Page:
According to the China there are four severity levels of COVID-19 based on the clinical manifestations. The criteria used for classification are respiratory factors such as respiratory rate, oxygen saturation, and lesion progression in pulmonary imaging. 
In clinical practice thrombotic complications have been reported, including microvasular thrombosis, ischemic limbs, strokes, venous and arterial thromboembolism, and acute arterial thrombosis.  The observed pulmonary vessels occlusions that have been described in reports on COVID-19 patients are exclusively caused by pulmonary embolism.  However, in the experience of Cattaneo M et al  and in some reports [3, 4] filling defects of pulmonary vessels that are detected by computed tomography angiography (CTA) scans are in many instances more reminiscent of pulmonary thrombi rather than emboli, because they are not fully occlusive. This observation is compatible with postmortem description of presence of manifestations of thrombotic microangiopathy, enlarged pulmonary blood vessels containing microthrombi, presence of fibrin thrombin within distended small vessels and capillaries and extensive extracellular fibrin deposition. [3, 6] Diffuse thrombotic material is observed also in other organs, compatibly with the development of clinical signs of multiorgan failure.  Therefore, local thrombi, rather than emboli from peripheral veins, appear to be the hallmark, which are responsible for the severe ischemic clinical manifestations.  Pulmonary thrombi in COVID-19 probably develop as a consequence of vascular damage associated with viral infection and severe inflammation, with the pathogenic contribution of platelets interacting with the vascular wall and leukocytes, factor XIIa with other components of the contact phase of coagulation, von Willebrand factor, complement, and other players in thromboinflammation, some of which have been shown to be implicated in the pathogenesis of acute respiratory distress syndrome already many years ago. 
Soluble markers of thrombosis including D-dimer, von Willebrand antigen levels and soluble platelet-derived factors including platelet factor 4 (PF4) levels were significantly elevated in COVID-19 patients leading to the COVID-19 hyercoagulability and thrombosis that are observed clinically.  Importantly, D-dimer positively correlates with PF4 and monocyte tissue factor (TF) expression.  Increased D-dimer, a early predictor of outcome in severe, is associated with high mortality. [8–10]
TF is normally present in the circulation at very low levels.  An increase in TF expression caused by inflammation tends to shift the haemostatic balance in favor coagulation/thrombosis, generating thrombin.  Thrombin has a variety of activities on cells that result in augmentation of the inflammatory response. Its ability to augment leukocyte adhesion and activation likely contributes to amplification of the inflammatory response. Thrombin activation of the endothelium results in high levels of platelet-activating factor formation, which works as a potent neutrophil agonist, especially when neutrophils are tethered to selectins. [13, 14] In addition, thrombin activation of platelets releases CD40 ligand which in turn can induce TF formation [15, 16] and increase inflammatory cytokines, including inteleukin-6 (IL-6) and IL-8. [17, 18] Increased levels of IL-6 have been shown in vivo to increase platelet reactivity increasing their thrombogenic potential, thus further linking inflammation and thrombosis.  Inflammation also elevates fibrinogen synthesis.  Fibrinogen levels rise under these conditions unless a consumptive coagulopathy occurs. The natural anticoagulant and anti-inflammatory properties of endothelial cells are critically important to limit microvascular thrombosis, inflammation and organ injury.  TFPI is a endogenous serine protease inhibitor producted by the endothelium that directly inhibits FXa and the FVIIa/TF complex and a significant percentage of this seems to be stored in endothelial cell granules that can be released by thrombin treatment. [21, 22] Preclinical trials have demonstrated that recombinant TFPI (rTFPI) attenuates cytokine responses (tumor-necrosis factor-α and IL-8) in a pig peritonitis-induced bacteriemia model without improving survival.  However, rTFPI reduced bacterial sepsis.  and it was associated with lower levels of inflammatory and coagulation biomarkers (IL-6 and TAT, respectively).  rTFPI has been tested and demonstrated to be safe in healthy humans following bolus IV injection of endotoxin. rTFPI attenuated endotoxin-induced α-thrombin generation with complete blockade of coagulation by high-dose rTFPI. Interestingly, rTFPI did not affect endotoxin-induced changes.  rTFPI has also been trialed in phase 2 studies on patients with severe sepsis and it appeared to be safe and effective, with reduction in TAT and IL-6 levels  and reduced mortality. However, results from trail failed to demonstrated an effect of rTFPI (tifacogin).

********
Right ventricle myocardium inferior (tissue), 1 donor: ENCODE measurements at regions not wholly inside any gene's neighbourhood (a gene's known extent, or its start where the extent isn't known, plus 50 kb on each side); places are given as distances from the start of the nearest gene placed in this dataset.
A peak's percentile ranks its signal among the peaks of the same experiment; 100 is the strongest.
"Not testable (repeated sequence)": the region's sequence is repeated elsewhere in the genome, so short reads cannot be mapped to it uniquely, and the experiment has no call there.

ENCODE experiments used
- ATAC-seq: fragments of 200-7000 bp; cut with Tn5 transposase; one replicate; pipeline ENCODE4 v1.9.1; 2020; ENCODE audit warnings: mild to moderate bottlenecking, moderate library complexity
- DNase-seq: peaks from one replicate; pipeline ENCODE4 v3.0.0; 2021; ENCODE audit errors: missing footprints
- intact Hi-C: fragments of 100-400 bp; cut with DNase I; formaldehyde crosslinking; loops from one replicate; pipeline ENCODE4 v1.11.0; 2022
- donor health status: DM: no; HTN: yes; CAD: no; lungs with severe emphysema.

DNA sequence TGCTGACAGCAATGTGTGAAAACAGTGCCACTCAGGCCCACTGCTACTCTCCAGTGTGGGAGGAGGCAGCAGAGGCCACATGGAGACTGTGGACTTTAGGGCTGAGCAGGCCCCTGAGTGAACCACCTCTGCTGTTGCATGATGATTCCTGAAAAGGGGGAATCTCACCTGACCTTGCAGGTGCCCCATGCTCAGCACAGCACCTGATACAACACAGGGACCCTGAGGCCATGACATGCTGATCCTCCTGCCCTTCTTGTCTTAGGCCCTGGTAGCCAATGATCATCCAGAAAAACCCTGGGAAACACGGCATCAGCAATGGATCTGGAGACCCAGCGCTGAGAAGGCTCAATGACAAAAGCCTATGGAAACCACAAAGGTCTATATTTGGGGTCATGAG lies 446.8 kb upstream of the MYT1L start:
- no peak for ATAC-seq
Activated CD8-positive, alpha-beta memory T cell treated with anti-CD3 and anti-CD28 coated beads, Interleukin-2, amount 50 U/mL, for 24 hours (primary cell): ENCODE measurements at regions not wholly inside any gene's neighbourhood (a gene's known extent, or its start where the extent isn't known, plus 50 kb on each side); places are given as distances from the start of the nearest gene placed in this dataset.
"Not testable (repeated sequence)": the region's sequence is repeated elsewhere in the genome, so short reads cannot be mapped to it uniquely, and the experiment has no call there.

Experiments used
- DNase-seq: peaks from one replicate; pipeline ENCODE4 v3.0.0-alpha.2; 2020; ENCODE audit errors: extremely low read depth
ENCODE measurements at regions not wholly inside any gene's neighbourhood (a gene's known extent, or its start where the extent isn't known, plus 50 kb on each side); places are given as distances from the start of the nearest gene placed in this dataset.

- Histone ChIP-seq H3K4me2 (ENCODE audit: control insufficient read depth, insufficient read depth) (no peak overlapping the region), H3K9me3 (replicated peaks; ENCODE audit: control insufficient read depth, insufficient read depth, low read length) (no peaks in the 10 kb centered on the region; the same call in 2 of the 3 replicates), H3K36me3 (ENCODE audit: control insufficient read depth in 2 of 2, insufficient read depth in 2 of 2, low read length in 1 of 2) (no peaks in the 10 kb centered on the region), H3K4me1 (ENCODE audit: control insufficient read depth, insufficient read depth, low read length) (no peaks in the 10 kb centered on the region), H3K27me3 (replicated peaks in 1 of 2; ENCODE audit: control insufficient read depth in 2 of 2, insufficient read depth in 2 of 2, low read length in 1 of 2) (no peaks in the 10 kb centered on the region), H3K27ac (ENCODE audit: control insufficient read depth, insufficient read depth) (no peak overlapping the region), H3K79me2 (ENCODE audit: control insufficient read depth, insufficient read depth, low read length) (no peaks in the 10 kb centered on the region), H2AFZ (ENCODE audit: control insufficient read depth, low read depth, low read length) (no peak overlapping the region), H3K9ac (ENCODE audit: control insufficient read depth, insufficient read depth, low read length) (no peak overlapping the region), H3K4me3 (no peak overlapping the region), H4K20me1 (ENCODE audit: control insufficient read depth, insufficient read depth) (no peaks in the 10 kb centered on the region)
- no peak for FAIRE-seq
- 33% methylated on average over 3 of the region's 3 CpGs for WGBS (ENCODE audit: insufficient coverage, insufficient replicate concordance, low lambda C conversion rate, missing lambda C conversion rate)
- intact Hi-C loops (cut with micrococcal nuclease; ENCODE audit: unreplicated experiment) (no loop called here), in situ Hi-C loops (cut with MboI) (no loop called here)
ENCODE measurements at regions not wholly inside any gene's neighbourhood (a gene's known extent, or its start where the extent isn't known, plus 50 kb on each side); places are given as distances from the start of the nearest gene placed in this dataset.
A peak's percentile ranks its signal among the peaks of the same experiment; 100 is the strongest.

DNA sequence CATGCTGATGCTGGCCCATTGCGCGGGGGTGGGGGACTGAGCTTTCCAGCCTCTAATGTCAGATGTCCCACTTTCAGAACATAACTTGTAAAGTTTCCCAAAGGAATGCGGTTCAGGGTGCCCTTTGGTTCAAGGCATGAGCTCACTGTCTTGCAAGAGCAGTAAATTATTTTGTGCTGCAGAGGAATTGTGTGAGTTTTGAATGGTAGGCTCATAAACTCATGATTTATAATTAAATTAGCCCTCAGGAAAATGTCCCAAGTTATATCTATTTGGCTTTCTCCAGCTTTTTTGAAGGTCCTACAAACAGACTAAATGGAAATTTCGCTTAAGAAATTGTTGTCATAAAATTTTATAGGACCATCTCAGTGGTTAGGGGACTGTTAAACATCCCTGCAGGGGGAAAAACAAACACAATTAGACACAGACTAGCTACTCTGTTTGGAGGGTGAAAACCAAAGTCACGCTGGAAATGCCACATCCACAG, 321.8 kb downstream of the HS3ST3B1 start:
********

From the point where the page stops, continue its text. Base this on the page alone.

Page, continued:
Here, we investigated the coagulopathy in severe and mild COVID-19. We confirm that severe COVID-19 patients exhibit increased inflammation including IL-6 and TNF-α, endotheliopathy including TF and von Willebrand factor, and coagulopathy including D-dimer, TAT, and Fibrinogen. As PF4 has a rapid removal from plasma,  we also measured β-TG levels which exceeded the PF4 and increased platelet adhesion was observed as well as shortened CT and CFT, high MCF and low LY at 30 minutes. It is reported that TFPI is a natural anticoagulant that lowes inflammation and coagulation. Therefore, we measured TFPI levels which exceeded without shutdown documenting the clinical severity.